Jillian Beck 2017-09-25 01:08:53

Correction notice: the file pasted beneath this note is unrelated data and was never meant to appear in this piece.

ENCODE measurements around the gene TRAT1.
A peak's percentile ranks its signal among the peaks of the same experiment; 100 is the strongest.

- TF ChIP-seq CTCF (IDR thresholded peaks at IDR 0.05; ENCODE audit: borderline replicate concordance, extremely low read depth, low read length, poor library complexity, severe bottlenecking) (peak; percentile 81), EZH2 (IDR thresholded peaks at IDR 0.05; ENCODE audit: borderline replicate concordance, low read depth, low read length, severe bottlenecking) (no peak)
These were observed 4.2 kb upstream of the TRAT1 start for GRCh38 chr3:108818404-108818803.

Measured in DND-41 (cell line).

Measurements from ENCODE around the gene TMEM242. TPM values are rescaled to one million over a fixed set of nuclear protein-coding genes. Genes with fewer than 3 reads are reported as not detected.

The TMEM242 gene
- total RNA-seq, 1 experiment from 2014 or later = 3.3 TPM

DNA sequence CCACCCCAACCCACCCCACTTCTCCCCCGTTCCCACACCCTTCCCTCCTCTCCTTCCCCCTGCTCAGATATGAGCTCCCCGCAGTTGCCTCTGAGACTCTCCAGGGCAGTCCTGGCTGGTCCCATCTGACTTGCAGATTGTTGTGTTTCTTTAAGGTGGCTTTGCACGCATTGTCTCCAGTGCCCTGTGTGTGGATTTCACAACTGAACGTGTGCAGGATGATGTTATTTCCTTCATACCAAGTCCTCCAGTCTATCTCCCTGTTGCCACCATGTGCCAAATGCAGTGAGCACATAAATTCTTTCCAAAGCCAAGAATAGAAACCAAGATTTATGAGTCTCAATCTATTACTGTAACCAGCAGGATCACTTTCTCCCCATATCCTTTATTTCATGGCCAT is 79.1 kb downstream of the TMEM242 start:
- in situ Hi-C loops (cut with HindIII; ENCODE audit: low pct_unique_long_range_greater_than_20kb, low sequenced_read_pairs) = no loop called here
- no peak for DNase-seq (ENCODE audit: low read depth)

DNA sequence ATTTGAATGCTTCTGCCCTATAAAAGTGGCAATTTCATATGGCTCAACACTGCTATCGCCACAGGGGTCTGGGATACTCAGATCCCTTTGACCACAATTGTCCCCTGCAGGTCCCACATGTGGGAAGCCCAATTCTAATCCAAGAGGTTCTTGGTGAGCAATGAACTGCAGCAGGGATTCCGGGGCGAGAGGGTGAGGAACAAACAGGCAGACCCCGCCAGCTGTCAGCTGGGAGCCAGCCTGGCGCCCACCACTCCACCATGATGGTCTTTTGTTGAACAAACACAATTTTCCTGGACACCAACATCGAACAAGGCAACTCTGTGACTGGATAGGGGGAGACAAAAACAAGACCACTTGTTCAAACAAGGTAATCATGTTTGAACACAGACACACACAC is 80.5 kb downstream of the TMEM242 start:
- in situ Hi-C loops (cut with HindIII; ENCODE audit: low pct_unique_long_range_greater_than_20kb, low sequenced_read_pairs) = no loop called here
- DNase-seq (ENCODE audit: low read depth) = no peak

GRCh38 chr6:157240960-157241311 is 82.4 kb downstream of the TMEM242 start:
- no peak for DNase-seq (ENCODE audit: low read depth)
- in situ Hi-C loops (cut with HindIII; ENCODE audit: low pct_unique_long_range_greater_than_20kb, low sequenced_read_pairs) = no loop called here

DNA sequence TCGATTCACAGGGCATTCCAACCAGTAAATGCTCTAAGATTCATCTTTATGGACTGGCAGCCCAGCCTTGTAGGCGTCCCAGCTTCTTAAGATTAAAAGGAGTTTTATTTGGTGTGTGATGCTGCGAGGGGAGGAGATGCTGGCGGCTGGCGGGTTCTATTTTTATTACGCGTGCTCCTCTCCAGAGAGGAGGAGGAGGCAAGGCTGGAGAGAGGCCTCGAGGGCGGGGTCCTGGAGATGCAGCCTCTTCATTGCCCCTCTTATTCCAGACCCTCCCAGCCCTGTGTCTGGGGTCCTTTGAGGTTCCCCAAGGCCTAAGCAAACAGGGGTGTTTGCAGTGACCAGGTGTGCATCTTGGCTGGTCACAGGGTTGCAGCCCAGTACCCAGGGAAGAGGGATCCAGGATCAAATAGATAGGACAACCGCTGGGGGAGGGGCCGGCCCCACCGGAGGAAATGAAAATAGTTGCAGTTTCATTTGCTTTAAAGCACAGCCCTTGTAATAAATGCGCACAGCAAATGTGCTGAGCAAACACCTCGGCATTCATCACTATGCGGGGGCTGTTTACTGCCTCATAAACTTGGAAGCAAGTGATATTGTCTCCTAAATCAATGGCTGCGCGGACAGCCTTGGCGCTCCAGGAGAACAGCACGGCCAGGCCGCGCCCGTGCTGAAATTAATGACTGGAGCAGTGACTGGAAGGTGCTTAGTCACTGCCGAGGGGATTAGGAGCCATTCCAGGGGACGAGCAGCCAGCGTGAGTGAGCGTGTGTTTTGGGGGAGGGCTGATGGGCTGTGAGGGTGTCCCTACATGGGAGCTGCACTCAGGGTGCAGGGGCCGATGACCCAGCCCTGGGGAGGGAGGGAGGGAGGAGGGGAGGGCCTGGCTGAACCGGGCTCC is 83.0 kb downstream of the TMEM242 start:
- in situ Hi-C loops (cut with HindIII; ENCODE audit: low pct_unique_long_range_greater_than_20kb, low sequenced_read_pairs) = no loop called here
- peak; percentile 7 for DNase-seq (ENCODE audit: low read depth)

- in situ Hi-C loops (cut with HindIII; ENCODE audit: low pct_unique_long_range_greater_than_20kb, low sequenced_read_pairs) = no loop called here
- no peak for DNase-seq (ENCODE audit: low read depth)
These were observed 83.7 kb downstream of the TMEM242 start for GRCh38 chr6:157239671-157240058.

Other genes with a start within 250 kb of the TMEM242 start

A Life in Color A Houston litigator expresses through spray paint art. At least once a week, attorney Erick Sandlin’s Houston backyard transforms into a makeshift art studio. Humidity and wind, nearby leaves and sticks, and sometimes the occasional paw prints from his dog intermingle with his medium of choice, spray paint, to produce his final product. “I enjoy the process— seeing each painting come to life. I just try to get out of the way,” said Sandlin, a litigator with Bracewell. “As I create, I feel like I’m following the painting instead of trying to force something to happen.” Sandlin wasn’t always one with the canvas. He rarely excelled creatively growing up. But after law school, the new attorney sought out to decorate his first house with his own creations, using spray paint on three large canvases. Friends began to ask him to paint for them, and roughly a year later, he displayed 20 of his pieces in a new coffee shop in town. Now, his work can be found at art shows and in several businesses, churches, galleries, and at ericksandlin.com. How would you describe your painting style? I paint contemporary abstract art using spray paint. Although I have done a few graffiti-style paintings, I do not consider myself a graffiti artist. But I love the style, and there are some amazing artists out there doing impressive stuff. Even though I use spray paint, my paintings look more like acrylic or oil abstracts, which is my goal. Describe your creative process. I usually gather several colors together and start with a general direction for the painting. But that plan is quickly lost as I react to what is happening on the canvas. Even the color schemes change as I go. I have discovered that I cannot control what happens because spray paint is such a fickle medium. Instead, I adapt and let the painting dictate what I do. The hardest part is knowing when the painting is finished. What materials do you use in your artwork? The only paint that I use is spray paint, usually from Home Depot. I also might use paint thinner, tape, or other household materials to manipulate the painting. I use sticks or the spray paint cans themselves to scrape paint around the canvas. Sometimes, I even spray a water hose at a painting to see what happens. Anything around my house and backyard is fair game. Are there any challenges? The challenge about creating pieces is adjusting to what is happening on the canvas. I had to learn that when I like one part of what I have painted but do not like the rest of it, I need to sacrifice the part I like for the good of the whole painting. I spent so much time early in my career trying to save one part while “fixing” the rest of it, and that never worked. It’s all about giving up complete control and letting the painting lead me. What (or who) influences your art? I am most influenced by seeing other creative people work. I have several friends who are great musicians and hearing their songs or seeing them play a show inspires me to create. I also have friends who are photographers and seeing them push themselves creatively inspires me to do the same. Even seeing an attorney make a creative and persuasive argument motivates me. I am galvanized whenever I see anyone doing something in a way that you can tell they were meant to do that thing, whatever it may be. Do you find any similarities between the law and painting? There are a lot of similarities between the way I paint and my legal practice. In my legal practice, each case has its own unique challenges, caselaw, and facts, so I have to be able to adapt. I think painting allows me to see more quickly when adjustments are needed in my legal practice because I have learned to see when changes are needed in my painting as the medium leads me in a different direction. I think my best skill in both painting and the law is my ability to see where a painting or case is going and adjust my actions in a way to get to the best outcome. I also do commissioned paintings in which my clients will give me a certain canvas size, colors, and general style of painting that they want. It is a unique challenge in a creative environment to figure out what your client wants and how to work within their parameters. I think my legal practice has helped me in this process because I am used to working toward my legal clients’ needs and figuring out how to do that within the parameters of the case on which I am working. The biggest difference is that I don’t wear a suit and tie when I paint. Do you have any goals related to your art? My only goal related to my art is to keep pushing myself creatively. I’ve noticed over the years how my style has changed and evolved. Every time I think I’ve reached my limit with spray paint, I discover something new that inspires me to keep pursuing new creative challenges. JILLIAN BECK is a communications professional in Southern California. She previously served as associate editor of the Texas Bar Journal and social media coordinator of the State Bar of Texas. For his spray art, Houston attorney Erick Sandlin uses the elements, sticks, paw prints, and even water hoses in his backyard, where he says anything is fair game.
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